The ozone hole over Antarctica has grown to enormous proportions again. As satellite data shows, this year the depletion of the ozone layer has reached 26 million square kilometers. However, the reason for such a significant ozone loss may be a completely natural phenomenon.
The ozone layer is the part of the atmosphere 15 to 30 kilometers above the Earth’s surface where there is a high concentration of ozone. It is essential for the survival of life on Earth because it blocks excess harmful ultraviolet (UV) radiation from the Sun. Its losses occur periodically over the poles in winter, and the one recorded in 2023 over Antarctica turned out to be really huge.
A gigantic eruption
According to the European Space Agency (ESA), which monitors the state of the ozone layer using the Copernicus Sentinel-5P satellite, this year’s ozone hole over Antarctica reached its maximum size on September 16 – it amounted to 26 million square kilometers. This is an area comparable to the entire area of North America and about twice as large as Antarctica itself.
“The 2023 ozone hole appeared early and has been growing rapidly since mid-August,” Antje Inness, a researcher at the European Center for Medium-Range Weather Forecasts, said in a statement. She added that this is “one of the largest ozone holes in history.”
What is causing the huge gap? According to scientists, the eruption of the Hunga Tonga-Hunga Ha’apai volcano in January 2022 took part in its creation. 50 million tons of water were then thrown into the upper atmosphere, causing the amount of atmospheric water to increase by 10 percent. This concerned some researchers, who warned that the additional water vapor could destabilize the ozone layer by breaking up into tiny particles that react with ozone. However, as Inness explained, more research is needed to confirm this link.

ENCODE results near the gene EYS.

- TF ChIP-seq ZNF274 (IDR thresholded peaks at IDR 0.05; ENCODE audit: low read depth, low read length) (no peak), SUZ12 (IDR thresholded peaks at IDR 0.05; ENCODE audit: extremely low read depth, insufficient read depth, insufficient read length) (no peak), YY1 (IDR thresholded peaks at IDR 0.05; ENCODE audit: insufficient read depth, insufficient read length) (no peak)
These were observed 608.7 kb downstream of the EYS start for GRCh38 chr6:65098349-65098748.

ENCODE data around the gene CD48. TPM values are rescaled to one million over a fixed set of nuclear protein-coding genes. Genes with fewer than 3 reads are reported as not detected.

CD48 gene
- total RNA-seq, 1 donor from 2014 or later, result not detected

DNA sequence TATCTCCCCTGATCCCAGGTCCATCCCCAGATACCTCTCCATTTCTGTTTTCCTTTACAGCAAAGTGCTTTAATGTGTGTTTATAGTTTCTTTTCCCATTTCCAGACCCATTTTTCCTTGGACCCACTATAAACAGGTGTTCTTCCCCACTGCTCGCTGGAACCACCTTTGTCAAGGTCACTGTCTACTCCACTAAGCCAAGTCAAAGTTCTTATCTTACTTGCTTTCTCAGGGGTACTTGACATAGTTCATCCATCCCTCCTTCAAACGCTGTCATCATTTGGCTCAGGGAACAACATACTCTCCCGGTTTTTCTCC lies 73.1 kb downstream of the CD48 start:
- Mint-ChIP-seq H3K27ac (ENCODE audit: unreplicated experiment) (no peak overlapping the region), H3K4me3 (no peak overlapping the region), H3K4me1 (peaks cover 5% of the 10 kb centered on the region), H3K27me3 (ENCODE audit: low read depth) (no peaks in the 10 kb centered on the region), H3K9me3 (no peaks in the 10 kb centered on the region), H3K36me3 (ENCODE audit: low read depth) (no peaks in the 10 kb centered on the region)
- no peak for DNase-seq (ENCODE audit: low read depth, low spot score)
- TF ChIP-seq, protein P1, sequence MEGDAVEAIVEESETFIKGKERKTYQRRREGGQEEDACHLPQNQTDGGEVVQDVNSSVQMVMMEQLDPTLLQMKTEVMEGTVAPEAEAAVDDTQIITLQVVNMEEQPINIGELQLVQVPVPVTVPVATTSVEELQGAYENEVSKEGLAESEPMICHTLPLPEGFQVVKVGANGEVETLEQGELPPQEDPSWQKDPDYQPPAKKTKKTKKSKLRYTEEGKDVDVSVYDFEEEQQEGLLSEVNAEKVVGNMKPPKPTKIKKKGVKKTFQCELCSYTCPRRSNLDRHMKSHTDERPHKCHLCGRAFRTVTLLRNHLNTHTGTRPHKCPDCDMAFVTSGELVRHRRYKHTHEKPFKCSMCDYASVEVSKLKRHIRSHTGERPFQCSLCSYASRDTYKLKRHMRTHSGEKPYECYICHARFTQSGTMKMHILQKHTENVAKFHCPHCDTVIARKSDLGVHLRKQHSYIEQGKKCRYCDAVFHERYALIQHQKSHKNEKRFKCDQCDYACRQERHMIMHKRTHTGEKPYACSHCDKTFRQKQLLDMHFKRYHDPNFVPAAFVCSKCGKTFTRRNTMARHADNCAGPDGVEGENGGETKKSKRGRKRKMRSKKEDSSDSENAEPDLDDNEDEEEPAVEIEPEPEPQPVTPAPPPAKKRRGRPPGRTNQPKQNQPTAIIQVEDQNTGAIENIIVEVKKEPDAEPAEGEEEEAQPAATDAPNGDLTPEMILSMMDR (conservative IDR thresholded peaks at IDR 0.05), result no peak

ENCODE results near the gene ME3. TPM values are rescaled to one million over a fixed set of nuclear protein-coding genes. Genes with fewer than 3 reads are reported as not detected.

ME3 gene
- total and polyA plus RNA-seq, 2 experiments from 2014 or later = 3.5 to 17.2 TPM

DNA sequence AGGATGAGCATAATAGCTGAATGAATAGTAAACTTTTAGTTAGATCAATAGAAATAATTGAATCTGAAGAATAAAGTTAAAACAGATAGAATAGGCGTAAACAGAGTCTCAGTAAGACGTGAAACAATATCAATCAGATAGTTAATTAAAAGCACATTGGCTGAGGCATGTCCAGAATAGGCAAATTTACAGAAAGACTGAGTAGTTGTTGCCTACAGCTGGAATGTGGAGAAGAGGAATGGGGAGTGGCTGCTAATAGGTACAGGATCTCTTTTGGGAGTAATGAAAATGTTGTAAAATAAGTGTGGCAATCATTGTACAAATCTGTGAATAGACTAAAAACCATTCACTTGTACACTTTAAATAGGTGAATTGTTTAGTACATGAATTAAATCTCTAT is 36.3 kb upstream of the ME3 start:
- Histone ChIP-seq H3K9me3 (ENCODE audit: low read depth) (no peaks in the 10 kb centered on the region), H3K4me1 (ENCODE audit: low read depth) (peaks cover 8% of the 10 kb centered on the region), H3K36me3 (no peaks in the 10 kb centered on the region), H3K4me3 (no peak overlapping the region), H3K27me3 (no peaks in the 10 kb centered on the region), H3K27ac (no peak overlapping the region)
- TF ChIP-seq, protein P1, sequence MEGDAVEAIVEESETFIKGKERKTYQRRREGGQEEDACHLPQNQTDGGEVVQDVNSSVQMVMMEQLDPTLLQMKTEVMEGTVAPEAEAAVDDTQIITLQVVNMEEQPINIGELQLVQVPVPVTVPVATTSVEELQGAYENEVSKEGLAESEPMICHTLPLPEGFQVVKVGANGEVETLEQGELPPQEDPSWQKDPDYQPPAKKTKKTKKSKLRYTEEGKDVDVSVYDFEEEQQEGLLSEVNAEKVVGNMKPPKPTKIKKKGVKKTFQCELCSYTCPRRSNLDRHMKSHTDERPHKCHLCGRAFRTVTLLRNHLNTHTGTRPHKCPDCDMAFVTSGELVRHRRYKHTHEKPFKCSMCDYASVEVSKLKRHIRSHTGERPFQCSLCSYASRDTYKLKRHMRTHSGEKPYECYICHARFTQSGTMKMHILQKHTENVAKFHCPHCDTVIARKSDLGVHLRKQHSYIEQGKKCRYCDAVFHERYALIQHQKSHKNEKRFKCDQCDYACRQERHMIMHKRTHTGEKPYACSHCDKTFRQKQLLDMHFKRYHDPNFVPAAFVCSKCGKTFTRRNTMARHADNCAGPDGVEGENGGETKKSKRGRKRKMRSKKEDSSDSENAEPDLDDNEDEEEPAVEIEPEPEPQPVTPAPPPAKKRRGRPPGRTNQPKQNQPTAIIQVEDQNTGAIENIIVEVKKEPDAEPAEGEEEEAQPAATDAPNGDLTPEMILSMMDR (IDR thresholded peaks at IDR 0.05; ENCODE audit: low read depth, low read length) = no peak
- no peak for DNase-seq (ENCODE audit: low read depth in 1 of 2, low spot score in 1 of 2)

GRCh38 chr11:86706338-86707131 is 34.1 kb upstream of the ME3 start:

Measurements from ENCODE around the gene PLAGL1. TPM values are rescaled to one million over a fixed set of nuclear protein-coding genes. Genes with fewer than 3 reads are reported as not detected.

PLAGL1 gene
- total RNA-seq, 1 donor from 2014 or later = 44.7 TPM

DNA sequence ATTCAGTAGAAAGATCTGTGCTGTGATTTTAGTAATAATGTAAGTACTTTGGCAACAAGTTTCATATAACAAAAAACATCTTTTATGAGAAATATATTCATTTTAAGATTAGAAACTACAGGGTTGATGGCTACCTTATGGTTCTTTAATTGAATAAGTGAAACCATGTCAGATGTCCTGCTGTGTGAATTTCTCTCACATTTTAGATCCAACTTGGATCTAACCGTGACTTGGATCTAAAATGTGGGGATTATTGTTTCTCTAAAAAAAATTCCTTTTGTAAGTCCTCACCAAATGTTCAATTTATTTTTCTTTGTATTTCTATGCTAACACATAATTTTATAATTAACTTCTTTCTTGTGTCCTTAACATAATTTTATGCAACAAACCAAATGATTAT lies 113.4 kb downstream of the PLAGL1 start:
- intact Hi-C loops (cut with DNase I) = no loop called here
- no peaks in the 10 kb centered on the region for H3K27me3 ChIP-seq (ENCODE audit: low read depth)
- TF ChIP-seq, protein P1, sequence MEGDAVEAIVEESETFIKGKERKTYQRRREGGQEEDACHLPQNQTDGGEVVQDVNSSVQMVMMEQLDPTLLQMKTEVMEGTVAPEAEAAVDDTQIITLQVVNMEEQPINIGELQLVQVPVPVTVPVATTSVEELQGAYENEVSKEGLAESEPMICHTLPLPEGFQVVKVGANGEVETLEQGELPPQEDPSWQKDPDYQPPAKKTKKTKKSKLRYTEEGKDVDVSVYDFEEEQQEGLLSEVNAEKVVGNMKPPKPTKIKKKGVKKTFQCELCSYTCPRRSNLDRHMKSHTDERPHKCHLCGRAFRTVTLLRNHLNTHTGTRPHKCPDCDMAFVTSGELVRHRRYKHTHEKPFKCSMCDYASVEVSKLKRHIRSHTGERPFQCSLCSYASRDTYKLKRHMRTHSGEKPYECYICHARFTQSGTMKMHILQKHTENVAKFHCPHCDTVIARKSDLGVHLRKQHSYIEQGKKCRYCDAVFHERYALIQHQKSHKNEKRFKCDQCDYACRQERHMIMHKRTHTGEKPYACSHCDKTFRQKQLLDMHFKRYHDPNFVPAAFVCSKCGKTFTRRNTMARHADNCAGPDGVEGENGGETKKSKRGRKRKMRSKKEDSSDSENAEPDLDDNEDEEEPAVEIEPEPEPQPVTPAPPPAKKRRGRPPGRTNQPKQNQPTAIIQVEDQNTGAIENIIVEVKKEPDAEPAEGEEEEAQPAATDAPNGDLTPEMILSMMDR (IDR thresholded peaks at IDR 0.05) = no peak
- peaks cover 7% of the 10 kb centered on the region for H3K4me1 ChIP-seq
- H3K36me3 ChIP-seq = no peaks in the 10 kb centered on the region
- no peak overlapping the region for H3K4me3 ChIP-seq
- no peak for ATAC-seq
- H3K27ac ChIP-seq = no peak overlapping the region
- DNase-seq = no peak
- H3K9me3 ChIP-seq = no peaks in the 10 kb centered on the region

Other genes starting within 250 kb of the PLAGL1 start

Why do we see the effects of a volcanic eruption with a delay? Water vapor reached Antarctica quite late, after the end of winter at the South Pole. Water vapor also increases the likelihood of the winter formation of polar stratospheric clouds – shiny clouds that deplete ozone resources.
Refrigerators and El Nino
Ozone holes above the poles show natural variability, which may also play a role in this year’s gigantic loss. In 2019, the loss over Antarctica was a record low, due to exceptionally high temperatures that prevented the formation of polar stratospheric clouds. In the years 2020-2022, as temperatures dropped, the ozone hole increased year by year. The change in temperatures near the poles may also have been influenced by the El Nino thermal anomaly, but its impact on the ozone hole has not yet been thoroughly investigated.
In the mid-1980s, scientists discovered that large losses were occurring in the ozone layer over Earth’s polar regions. The cause of these “holes” turned out to be freons (CFCs), chemicals used at that time in the production of refrigerators, packaging and aerosols. As it turned out, they react with atmospheric ozone, reducing its concentration. When the use of CFCs was banned, the ozone layer slowly began to recover and ozone levels began to return to normal.
Although the current ozone hole is one of the largest in history, ESA scientists have reassured that there is no reason to panic. The affected area is largely uninhabited and the damage should heal within a few months. If global CFC levels remain low, the ozone layer should be fully recovered by 2050.
Main photo source: Copernicus Sentinel-5P/DLR